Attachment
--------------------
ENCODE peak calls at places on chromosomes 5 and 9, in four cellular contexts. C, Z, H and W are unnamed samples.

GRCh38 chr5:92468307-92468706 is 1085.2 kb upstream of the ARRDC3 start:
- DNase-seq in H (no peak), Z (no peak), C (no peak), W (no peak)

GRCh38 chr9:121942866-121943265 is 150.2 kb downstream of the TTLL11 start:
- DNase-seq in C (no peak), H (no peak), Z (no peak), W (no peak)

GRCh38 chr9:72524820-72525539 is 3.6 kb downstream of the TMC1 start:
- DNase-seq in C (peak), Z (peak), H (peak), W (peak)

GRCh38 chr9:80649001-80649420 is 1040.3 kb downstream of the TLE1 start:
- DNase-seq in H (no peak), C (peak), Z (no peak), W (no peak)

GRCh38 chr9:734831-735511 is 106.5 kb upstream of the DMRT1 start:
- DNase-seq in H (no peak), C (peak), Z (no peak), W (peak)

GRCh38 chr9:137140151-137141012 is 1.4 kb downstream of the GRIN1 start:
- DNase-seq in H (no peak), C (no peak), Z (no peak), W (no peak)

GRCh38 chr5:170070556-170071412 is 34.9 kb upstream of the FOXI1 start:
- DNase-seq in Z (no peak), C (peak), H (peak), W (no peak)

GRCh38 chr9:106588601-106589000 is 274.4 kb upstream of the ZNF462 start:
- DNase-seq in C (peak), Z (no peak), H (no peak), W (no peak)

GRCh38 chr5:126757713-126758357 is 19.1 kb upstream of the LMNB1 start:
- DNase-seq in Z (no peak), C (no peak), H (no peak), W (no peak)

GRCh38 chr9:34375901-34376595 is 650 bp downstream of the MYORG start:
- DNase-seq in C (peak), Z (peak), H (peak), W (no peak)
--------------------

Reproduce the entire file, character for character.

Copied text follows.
ENCODE peak calls at places on chromosomes 5 and 9, in four cellular contexts. C, Z, H and W are unnamed samples.

GRCh38 chr5:92468307-92468706 is 1085.2 kb upstream of the ARRDC3 start:
- DNase-seq in H (no peak), Z (no peak), C (no peak), W (no peak)

GRCh38 chr9:121942866-121943265 is 150.2 kb downstream of the TTLL11 start:
- DNase-seq in C (no peak), H (no peak), Z (no peak), W (no peak)

GRCh38 chr9:72524820-72525539 is 3.6 kb downstream of the TMC1 start:
- DNase-seq in C (peak), Z (peak), H (peak), W (peak)

GRCh38 chr9:80649001-80649420 is 1040.3 kb downstream of the TLE1 start:
- DNase-seq in H (no peak), C (peak), Z (no peak), W (no peak)

GRCh38 chr9:734831-735511 is 106.5 kb upstream of the DMRT1 start:
- DNase-seq in H (no peak), C (peak), Z (no peak), W (peak)

GRCh38 chr9:137140151-137141012 is 1.4 kb downstream of the GRIN1 start:
- DNase-seq in H (no peak), C (no peak), Z (no peak), W (no peak)

GRCh38 chr5:170070556-170071412 is 34.9 kb upstream of the FOXI1 start:
- DNase-seq in Z (no peak), C (peak), H (peak), W (no peak)

GRCh38 chr9:106588601-106589000 is 274.4 kb upstream of the ZNF462 start:
- DNase-seq in C (peak), Z (no peak), H (no peak), W (no peak)

GRCh38 chr5:126757713-126758357 is 19.1 kb upstream of the LMNB1 start:
- DNase-seq in Z (no peak), C (no peak), H (no peak), W (no peak)

GRCh38 chr9:34375901-34376595 is 650 bp downstream of the MYORG start:
- DNase-seq in C (peak), Z (peak), H (peak), W (no peak)